For example, I’ve tested my ear thermometer (because I want an easy option too!), and one ear read 98 degrees and the other ear read 101?! I still use mine though with my kids because I’m not a stickler about numbers. Instead, I use it to alert me if a fever is probable and then focus on their behavior instead.
My baby has a fever—now what?
Call the doctor immediately if your baby is 12 weeks old or younger and has a temperature of 100.4 F (38 C) or higher. Young babies are at much higher risk of serious infection and should be evaluated right away if they have a fever.
If baby is 3 months or older, has a fever of 100.4 to 103 F, and is drinking fluids and playing normally, you probably don’t need to worry. If the fever persists for 24 hours, gets worse, or baby isn’t getting better, call the doctor. Usually a fever over 103.5 F is reason alone to call the doctor.
Fever symptoms to look out for
If baby is not acting like her normal self, you’ll want to contact your doctor immediately. Some signs to look for include:
- A pale complexion
- Lethargic or extra sleepy
- Loss of appetite
- Bad cough
- Pulling at ears or other signs of an earache
- Unusual fussiness
- Neck pain
- Vomiting, diarrhea or other symptoms of flu
Remember: Babies 3 months and older with a temperature of 101 or higher, or babies 3–6 months with a temperature of 103 or higher require a call to the doctor.
Can baby fever cause brain damage?
Nope. Despite what great aunt Gertrude says, fever doesn’t cause harm in and of itself. As we mentioned, fever is actually a sign that the body is doing its job fighting the infection.
According to Seattle Children’s Hospital, only a body temperature of more than 108 degrees F can cause brain damage, which doesn’t happen with illness. Fevers caused by infection rarely go above 105 F.
Even febrile seizures, which some children get from fevers, won’t cause any permanent harm (although they certainly aren’t pleasant!)
Safe home remedies to comfort baby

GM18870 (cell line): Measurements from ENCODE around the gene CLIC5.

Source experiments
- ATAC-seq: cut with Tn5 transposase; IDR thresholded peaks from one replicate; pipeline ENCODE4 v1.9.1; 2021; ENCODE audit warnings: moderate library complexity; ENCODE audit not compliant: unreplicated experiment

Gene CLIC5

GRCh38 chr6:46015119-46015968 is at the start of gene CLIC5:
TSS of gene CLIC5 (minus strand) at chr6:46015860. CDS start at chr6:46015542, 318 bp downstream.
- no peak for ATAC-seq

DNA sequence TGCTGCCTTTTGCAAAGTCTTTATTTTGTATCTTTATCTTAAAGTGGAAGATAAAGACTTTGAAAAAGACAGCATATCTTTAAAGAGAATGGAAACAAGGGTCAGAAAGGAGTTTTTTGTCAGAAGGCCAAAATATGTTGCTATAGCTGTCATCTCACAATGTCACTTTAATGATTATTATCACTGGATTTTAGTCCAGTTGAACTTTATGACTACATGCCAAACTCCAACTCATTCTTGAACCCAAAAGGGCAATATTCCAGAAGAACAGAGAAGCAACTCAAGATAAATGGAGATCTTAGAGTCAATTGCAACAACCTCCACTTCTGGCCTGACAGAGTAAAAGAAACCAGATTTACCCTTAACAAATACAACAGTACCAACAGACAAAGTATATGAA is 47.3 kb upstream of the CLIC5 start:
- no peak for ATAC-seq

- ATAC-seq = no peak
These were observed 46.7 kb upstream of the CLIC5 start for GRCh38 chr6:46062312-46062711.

If baby’s fever is within a safe range, you can use natural remedies to make her comfortable and support her body’s ability to fight off the bug. If you’re unsure in any way though, consult your doctor.
- Nurse or liquids – Breastmilk (or formula) helps keep baby hydrated with fluids and electrolytes. If child is over 6 months, bone broth or this electrolyte drink is critical to keep baby from dehydrating. Children lose water faster than adults through fever.
- Homeopathy – If you have a trusted homeopathist that can assist you, homeopathic remedies can help. I’ve used Belladonna 30K on Paloma’s high fevers with success. Bryonia Alba is a good remedy for milder fevers with body aches. Check out this great resource for the right homeopathic remedy for your child and always check in with your pediatrician when using these medications.
- Luke warm baths – Get baby or child into a lukewarm bath for 20 minutes, every hour or two until fever breaks. You can add a 1/2 cup of Epsom salts or magnesium chloride flakes to bath water for added benefit.
- Bundle child up – Once you take child out of bath, bundle them up with clothes and blankets so he/she can regulate his/her temperature.
- Apple cider vinegar (ACV) compress – ACV is used in folk medicine as a baby-fever reducer. Soak a washcloth in diluted ACV and apply to the forehead or feet. You can also add a 1/2 cup of it to a warm bath.
- Lemon socks – Some moms swear by these! Take the juice of 1-2 lemons. Put into pan and add a few cups of water. Bring to a boil. Carefully dunk a pair of ankle length cotton socks into hot lemon water. Let slightly cool then put on child. Add a pair of longer socks on top of the wet lemon ones to keep child warm. Let them wear for 15-20 minutes.
- Healthy, nourishing foods – If baby is old enough for solids, offer easy-to-digest foods that are high in nutrition. Some ideas are pastured egg yolk with liver, fresh or frozen fruit, and homemade gummies.